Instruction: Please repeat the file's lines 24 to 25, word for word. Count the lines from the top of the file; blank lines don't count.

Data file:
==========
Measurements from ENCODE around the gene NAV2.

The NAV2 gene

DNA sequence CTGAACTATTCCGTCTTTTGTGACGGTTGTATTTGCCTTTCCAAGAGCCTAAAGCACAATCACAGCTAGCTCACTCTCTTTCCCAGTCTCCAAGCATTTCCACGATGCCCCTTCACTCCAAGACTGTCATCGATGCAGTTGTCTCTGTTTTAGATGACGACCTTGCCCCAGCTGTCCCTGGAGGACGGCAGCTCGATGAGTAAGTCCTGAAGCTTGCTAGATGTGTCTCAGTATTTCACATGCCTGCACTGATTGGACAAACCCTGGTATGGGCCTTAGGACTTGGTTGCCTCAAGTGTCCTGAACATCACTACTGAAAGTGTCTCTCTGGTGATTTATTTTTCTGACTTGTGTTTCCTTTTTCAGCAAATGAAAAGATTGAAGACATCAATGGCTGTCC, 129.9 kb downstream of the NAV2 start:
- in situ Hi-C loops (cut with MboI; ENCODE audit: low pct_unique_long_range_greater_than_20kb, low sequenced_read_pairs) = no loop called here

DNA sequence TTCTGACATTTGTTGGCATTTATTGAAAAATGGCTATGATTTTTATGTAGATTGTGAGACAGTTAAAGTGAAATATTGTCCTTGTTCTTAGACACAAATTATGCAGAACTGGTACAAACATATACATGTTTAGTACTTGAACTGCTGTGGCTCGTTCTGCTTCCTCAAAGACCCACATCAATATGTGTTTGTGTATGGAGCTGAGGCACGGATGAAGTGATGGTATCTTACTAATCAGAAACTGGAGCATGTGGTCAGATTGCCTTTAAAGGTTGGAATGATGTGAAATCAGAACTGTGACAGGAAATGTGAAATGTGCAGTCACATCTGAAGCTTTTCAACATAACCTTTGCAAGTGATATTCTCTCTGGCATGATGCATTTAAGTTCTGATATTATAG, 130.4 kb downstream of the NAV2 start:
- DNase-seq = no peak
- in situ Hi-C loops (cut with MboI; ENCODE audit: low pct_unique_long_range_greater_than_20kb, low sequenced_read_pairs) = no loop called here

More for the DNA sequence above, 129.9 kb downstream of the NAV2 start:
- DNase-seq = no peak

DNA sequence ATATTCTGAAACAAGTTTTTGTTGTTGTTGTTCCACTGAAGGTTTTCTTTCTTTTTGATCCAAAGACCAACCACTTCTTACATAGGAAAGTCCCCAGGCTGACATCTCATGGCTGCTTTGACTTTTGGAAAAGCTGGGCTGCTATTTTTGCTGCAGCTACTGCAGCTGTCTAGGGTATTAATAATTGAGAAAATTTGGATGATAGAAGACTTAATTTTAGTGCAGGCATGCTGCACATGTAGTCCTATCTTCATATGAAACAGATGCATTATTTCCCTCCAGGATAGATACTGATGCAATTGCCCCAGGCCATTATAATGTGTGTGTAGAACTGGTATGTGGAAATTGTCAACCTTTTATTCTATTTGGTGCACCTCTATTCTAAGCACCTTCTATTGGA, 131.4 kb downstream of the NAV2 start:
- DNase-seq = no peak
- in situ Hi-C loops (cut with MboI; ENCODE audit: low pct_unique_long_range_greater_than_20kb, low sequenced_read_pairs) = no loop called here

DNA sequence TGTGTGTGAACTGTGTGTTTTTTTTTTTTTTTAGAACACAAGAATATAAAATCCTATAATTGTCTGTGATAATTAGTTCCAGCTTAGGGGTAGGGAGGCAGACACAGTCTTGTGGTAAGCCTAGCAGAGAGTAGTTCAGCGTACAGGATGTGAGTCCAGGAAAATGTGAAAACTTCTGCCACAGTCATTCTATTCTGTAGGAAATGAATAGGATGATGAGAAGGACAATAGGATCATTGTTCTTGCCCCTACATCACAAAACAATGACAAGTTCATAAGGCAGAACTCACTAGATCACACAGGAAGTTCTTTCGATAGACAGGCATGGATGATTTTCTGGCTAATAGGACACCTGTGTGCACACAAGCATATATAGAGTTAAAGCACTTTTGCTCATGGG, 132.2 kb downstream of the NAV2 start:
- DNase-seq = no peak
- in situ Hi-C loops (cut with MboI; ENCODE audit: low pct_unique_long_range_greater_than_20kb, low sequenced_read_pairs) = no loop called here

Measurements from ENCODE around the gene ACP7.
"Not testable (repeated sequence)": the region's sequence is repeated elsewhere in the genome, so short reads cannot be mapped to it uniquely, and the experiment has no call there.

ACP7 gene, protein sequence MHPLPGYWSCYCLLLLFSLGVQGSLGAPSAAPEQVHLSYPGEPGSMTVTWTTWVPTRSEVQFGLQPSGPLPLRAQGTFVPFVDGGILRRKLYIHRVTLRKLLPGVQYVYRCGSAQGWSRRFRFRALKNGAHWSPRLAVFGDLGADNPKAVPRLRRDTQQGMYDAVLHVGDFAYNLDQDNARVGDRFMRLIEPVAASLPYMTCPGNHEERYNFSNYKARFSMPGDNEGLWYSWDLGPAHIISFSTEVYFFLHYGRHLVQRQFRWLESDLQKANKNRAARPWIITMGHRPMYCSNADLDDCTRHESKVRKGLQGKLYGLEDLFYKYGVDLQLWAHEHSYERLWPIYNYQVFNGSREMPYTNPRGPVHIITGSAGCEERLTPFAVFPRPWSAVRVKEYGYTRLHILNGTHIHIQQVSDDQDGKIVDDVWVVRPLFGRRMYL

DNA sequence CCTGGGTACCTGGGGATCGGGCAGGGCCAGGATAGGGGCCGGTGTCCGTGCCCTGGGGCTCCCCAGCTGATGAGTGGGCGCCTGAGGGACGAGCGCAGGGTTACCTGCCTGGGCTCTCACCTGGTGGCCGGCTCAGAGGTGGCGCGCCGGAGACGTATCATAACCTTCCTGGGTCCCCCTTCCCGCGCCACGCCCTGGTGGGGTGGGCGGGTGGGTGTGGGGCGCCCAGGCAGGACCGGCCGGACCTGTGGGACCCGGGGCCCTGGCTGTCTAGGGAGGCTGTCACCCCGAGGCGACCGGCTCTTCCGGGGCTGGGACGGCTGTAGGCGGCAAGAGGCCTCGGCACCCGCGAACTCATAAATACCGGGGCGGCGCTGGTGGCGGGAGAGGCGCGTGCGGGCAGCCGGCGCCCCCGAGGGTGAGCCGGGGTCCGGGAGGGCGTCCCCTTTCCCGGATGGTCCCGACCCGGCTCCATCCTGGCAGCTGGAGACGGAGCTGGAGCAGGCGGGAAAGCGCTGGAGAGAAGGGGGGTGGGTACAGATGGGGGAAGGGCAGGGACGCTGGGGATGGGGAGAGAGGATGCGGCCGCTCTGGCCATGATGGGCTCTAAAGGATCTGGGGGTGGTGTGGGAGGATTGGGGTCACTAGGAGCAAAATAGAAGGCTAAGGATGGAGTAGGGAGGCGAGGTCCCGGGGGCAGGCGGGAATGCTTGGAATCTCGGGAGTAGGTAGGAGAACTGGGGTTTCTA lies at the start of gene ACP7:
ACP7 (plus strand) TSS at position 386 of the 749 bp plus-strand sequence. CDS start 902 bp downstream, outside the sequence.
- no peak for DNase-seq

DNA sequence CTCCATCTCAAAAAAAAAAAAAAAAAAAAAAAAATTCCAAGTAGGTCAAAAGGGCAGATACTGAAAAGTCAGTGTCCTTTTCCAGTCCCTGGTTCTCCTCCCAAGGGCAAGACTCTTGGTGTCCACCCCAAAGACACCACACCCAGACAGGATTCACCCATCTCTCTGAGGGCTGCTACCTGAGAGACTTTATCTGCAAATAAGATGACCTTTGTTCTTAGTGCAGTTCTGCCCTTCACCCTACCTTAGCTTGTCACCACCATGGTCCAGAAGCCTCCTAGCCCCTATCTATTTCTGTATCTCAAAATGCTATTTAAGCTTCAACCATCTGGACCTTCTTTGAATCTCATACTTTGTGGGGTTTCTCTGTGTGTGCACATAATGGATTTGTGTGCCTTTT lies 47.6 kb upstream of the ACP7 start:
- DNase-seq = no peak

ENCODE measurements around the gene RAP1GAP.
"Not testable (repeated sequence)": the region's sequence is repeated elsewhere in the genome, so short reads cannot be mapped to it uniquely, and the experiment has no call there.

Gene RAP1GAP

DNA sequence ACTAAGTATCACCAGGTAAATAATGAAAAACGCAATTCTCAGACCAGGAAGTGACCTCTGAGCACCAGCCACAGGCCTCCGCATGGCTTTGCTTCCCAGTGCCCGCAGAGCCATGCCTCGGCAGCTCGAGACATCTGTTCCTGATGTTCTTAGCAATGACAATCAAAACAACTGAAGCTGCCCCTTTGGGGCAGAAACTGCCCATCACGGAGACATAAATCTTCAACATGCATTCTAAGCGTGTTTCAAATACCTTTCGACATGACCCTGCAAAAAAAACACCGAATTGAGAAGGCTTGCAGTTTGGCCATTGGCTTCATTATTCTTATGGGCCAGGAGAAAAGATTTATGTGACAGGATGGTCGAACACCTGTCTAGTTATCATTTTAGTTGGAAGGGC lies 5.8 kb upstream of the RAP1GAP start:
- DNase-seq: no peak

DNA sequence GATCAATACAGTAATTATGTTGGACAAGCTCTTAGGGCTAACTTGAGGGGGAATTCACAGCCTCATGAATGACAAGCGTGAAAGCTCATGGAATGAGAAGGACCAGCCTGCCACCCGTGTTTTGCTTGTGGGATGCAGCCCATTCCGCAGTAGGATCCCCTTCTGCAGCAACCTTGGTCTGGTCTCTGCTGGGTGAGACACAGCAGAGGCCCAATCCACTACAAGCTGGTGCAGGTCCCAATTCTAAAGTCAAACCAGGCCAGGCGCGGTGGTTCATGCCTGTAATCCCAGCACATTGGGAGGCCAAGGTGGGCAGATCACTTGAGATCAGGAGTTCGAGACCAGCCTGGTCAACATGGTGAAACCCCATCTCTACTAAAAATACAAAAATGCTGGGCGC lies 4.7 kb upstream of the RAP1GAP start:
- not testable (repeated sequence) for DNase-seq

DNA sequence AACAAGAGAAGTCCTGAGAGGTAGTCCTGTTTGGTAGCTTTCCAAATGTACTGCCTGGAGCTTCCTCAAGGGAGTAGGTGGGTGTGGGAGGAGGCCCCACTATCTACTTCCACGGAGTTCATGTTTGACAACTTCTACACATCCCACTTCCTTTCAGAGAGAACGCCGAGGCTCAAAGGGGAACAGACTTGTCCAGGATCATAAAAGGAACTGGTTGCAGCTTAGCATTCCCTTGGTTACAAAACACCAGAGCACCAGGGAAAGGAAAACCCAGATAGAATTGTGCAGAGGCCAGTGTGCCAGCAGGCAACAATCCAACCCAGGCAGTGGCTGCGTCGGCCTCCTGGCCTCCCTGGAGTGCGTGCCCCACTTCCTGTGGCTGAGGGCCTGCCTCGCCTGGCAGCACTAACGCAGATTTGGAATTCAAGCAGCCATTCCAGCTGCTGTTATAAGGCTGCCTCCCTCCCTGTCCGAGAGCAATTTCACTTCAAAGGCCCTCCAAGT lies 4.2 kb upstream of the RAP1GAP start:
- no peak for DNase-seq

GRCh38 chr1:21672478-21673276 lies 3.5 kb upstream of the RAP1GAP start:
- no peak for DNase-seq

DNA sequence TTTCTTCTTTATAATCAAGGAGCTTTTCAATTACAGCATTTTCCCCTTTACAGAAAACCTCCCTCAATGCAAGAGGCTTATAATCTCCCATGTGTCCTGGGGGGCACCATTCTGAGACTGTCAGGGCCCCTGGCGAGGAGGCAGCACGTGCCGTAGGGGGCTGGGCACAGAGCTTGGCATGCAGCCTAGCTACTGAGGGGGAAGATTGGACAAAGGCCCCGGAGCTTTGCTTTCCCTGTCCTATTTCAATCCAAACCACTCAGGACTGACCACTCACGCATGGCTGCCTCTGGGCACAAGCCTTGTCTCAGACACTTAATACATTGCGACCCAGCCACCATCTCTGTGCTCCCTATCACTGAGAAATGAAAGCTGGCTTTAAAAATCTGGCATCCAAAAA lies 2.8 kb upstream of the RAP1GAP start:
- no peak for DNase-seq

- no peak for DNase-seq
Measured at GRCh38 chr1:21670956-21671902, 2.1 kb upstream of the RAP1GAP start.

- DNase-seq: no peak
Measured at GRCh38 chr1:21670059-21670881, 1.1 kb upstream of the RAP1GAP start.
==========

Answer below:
ENCODE measurements around the gene RAP1GAP.
"Not testable (repeated sequence)": the region's sequence is repeated elsewhere in the genome, so short reads cannot be mapped to it uniquely, and the experiment has no call there.